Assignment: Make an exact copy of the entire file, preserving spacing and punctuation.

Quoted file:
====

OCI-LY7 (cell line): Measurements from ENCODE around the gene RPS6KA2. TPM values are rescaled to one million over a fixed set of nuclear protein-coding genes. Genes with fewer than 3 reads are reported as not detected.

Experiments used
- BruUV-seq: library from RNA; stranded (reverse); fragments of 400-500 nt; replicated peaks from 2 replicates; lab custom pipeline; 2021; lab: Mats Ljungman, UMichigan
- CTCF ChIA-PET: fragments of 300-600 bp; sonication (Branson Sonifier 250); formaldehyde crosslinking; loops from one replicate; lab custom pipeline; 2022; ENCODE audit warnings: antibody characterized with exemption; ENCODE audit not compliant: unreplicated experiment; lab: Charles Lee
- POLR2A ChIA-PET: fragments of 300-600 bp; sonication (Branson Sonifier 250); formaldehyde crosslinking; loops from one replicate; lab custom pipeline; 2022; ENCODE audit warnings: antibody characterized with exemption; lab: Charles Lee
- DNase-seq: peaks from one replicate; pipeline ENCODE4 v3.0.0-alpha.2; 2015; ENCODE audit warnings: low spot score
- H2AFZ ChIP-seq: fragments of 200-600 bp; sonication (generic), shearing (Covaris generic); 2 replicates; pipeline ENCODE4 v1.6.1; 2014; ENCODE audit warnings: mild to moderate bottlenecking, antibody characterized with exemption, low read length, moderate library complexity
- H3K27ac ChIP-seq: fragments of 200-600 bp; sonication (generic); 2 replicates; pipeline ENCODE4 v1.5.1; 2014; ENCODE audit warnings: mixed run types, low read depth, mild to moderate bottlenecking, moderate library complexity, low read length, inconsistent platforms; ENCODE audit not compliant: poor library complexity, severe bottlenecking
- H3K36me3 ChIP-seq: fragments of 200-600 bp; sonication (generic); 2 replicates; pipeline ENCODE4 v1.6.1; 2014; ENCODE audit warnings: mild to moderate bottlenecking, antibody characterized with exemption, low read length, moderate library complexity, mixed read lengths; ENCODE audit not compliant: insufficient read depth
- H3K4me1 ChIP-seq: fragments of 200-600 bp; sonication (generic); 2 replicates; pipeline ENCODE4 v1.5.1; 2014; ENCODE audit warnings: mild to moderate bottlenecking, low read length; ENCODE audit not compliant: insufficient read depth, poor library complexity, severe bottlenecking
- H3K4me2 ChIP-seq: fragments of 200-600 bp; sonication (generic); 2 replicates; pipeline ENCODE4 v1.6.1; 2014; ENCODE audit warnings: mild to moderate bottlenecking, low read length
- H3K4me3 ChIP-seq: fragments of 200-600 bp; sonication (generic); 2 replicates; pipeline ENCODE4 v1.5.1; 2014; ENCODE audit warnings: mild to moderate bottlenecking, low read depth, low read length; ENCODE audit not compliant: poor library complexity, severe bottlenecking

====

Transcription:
OCI-LY7 (cell line): Measurements from ENCODE around the gene RPS6KA2. TPM values are rescaled to one million over a fixed set of nuclear protein-coding genes. Genes with fewer than 3 reads are reported as not detected.

Experiments used
- BruUV-seq: library from RNA; stranded (reverse); fragments of 400-500 nt; replicated peaks from 2 replicates; lab custom pipeline; 2021; lab: Mats Ljungman, UMichigan
- CTCF ChIA-PET: fragments of 300-600 bp; sonication (Branson Sonifier 250); formaldehyde crosslinking; loops from one replicate; lab custom pipeline; 2022; ENCODE audit warnings: antibody characterized with exemption; ENCODE audit not compliant: unreplicated experiment; lab: Charles Lee
- POLR2A ChIA-PET: fragments of 300-600 bp; sonication (Branson Sonifier 250); formaldehyde crosslinking; loops from one replicate; lab custom pipeline; 2022; ENCODE audit warnings: antibody characterized with exemption; lab: Charles Lee
- DNase-seq: peaks from one replicate; pipeline ENCODE4 v3.0.0-alpha.2; 2015; ENCODE audit warnings: low spot score
- H2AFZ ChIP-seq: fragments of 200-600 bp; sonication (generic), shearing (Covaris generic); 2 replicates; pipeline ENCODE4 v1.6.1; 2014; ENCODE audit warnings: mild to moderate bottlenecking, antibody characterized with exemption, low read length, moderate library complexity
- H3K27ac ChIP-seq: fragments of 200-600 bp; sonication (generic); 2 replicates; pipeline ENCODE4 v1.5.1; 2014; ENCODE audit warnings: mixed run types, low read depth, mild to moderate bottlenecking, moderate library complexity, low read length, inconsistent platforms; ENCODE audit not compliant: poor library complexity, severe bottlenecking
- H3K36me3 ChIP-seq: fragments of 200-600 bp; sonication (generic); 2 replicates; pipeline ENCODE4 v1.6.1; 2014; ENCODE audit warnings: mild to moderate bottlenecking, antibody characterized with exemption, low read length, moderate library complexity, mixed read lengths; ENCODE audit not compliant: insufficient read depth
- H3K4me1 ChIP-seq: fragments of 200-600 bp; sonication (generic); 2 replicates; pipeline ENCODE4 v1.5.1; 2014; ENCODE audit warnings: mild to moderate bottlenecking, low read length; ENCODE audit not compliant: insufficient read depth, poor library complexity, severe bottlenecking
- H3K4me2 ChIP-seq: fragments of 200-600 bp; sonication (generic); 2 replicates; pipeline ENCODE4 v1.6.1; 2014; ENCODE audit warnings: mild to moderate bottlenecking, low read length
- H3K4me3 ChIP-seq: fragments of 200-600 bp; sonication (generic); 2 replicates; pipeline ENCODE4 v1.5.1; 2014; ENCODE audit warnings: mild to moderate bottlenecking, low read depth, low read length; ENCODE audit not compliant: poor library complexity, severe bottlenecking